From this previous question, it seems like evidence for the minicolumn organisation of the neocortex seems to be primarily based off observations around the sensory parts of the cortex, such as the primary visual cortex and the barrel cortex. Have column-like organisation been observed in non-sensory regions of the neocortex?
Cortical columns (also called minicolumns) are not limited to the somatosensory cortex. As shown in this paper (which discusses how the miniucolumns change in response to aging), it is also present in the associative cortex.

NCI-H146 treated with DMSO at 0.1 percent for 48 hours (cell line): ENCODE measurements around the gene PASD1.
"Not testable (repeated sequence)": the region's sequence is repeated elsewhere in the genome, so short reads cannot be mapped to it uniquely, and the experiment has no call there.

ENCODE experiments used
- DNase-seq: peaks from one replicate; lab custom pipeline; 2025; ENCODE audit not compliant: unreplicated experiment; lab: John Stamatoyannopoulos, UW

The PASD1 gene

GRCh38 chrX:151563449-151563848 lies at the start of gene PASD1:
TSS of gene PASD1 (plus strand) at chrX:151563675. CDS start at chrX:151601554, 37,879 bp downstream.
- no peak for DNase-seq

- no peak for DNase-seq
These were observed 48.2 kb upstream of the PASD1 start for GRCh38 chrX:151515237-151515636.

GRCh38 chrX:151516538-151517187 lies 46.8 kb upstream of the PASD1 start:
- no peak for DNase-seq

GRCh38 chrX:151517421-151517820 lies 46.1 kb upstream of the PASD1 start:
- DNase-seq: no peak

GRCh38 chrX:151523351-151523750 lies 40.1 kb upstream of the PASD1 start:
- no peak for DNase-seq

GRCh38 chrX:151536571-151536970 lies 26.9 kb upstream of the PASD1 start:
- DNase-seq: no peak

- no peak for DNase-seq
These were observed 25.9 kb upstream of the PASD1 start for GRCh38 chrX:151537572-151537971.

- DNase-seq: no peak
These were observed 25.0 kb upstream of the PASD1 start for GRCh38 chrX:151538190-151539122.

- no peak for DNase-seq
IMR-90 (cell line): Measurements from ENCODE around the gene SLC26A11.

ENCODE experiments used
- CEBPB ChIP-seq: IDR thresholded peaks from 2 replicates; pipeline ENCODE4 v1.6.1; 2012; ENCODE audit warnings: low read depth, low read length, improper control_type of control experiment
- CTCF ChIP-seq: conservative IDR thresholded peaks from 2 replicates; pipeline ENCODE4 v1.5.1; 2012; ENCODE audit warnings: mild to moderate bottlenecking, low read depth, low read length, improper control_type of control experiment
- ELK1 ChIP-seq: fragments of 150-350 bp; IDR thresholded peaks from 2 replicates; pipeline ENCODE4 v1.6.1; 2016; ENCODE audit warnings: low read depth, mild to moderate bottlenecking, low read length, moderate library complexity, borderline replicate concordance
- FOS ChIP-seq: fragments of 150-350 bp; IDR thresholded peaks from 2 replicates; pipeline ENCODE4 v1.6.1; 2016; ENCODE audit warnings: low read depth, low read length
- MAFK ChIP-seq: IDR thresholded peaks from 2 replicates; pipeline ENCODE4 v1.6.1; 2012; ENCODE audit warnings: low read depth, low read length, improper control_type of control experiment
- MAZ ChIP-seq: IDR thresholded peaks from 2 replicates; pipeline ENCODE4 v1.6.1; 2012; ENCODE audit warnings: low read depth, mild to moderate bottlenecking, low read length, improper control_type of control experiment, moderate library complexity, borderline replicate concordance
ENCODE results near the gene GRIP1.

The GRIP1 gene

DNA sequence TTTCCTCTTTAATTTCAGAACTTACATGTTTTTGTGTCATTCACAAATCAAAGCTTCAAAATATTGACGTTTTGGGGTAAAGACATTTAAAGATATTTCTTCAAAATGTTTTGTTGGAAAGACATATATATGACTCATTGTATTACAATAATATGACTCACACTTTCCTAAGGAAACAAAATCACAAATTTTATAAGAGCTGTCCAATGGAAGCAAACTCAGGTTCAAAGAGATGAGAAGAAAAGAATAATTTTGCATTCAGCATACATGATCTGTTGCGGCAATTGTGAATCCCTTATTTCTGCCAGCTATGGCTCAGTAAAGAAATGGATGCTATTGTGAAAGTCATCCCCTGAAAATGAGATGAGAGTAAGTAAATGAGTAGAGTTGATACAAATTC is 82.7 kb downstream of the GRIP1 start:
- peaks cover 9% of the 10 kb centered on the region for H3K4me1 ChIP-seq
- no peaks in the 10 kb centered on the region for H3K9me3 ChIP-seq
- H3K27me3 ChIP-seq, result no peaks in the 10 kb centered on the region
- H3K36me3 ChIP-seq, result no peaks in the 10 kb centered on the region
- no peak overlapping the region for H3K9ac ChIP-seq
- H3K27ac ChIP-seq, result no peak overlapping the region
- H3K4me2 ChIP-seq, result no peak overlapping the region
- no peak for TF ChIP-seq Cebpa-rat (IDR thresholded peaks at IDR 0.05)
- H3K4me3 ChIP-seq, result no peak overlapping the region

However, it should be noted that "minicolumn" in this paper is defined as neurons that are close together and form a minimum spanning tree, as shown below.
Connectivity doesn't seem to be analysed, probably because connectivity information is really painful to collect, but I'm not sure given I'm an amateur when it comes to neuroscience.